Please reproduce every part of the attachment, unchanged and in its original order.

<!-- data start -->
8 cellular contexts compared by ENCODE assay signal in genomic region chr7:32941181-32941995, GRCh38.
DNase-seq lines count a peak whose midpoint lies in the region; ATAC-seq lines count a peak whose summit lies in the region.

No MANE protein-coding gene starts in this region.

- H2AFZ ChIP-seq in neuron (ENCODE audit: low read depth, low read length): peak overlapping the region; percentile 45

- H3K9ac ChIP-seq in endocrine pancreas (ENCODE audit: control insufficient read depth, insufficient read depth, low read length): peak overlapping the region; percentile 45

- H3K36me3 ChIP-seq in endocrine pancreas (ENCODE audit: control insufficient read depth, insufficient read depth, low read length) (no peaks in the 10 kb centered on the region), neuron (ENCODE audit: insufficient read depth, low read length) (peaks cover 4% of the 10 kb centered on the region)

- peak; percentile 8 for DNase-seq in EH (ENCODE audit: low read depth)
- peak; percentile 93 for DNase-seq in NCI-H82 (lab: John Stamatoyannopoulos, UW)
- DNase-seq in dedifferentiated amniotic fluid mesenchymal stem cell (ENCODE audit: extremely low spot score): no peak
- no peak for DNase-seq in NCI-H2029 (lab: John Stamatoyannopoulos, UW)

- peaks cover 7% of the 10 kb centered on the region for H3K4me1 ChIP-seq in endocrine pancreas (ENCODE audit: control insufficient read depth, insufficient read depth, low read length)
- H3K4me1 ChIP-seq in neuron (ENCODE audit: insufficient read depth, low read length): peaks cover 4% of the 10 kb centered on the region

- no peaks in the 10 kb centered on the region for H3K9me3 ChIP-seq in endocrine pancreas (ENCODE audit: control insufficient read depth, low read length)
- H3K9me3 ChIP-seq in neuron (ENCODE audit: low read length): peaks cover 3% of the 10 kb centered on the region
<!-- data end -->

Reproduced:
8 cellular contexts compared by ENCODE assay signal in genomic region chr7:32941181-32941995, GRCh38.
DNase-seq lines count a peak whose midpoint lies in the region; ATAC-seq lines count a peak whose summit lies in the region.

No MANE protein-coding gene starts in this region.

- H2AFZ ChIP-seq in neuron (ENCODE audit: low read depth, low read length): peak overlapping the region; percentile 45

- H3K9ac ChIP-seq in endocrine pancreas (ENCODE audit: control insufficient read depth, insufficient read depth, low read length): peak overlapping the region; percentile 45

- H3K36me3 ChIP-seq in endocrine pancreas (ENCODE audit: control insufficient read depth, insufficient read depth, low read length) (no peaks in the 10 kb centered on the region), neuron (ENCODE audit: insufficient read depth, low read length) (peaks cover 4% of the 10 kb centered on the region)

- peak; percentile 8 for DNase-seq in EH (ENCODE audit: low read depth)
- peak; percentile 93 for DNase-seq in NCI-H82 (lab: John Stamatoyannopoulos, UW)
- DNase-seq in dedifferentiated amniotic fluid mesenchymal stem cell (ENCODE audit: extremely low spot score): no peak
- no peak for DNase-seq in NCI-H2029 (lab: John Stamatoyannopoulos, UW)

- peaks cover 7% of the 10 kb centered on the region for H3K4me1 ChIP-seq in endocrine pancreas (ENCODE audit: control insufficient read depth, insufficient read depth, low read length)
- H3K4me1 ChIP-seq in neuron (ENCODE audit: insufficient read depth, low read length): peaks cover 4% of the 10 kb centered on the region

- no peaks in the 10 kb centered on the region for H3K9me3 ChIP-seq in endocrine pancreas (ENCODE audit: control insufficient read depth, low read length)
- H3K9me3 ChIP-seq in neuron (ENCODE audit: low read length): peaks cover 3% of the 10 kb centered on the region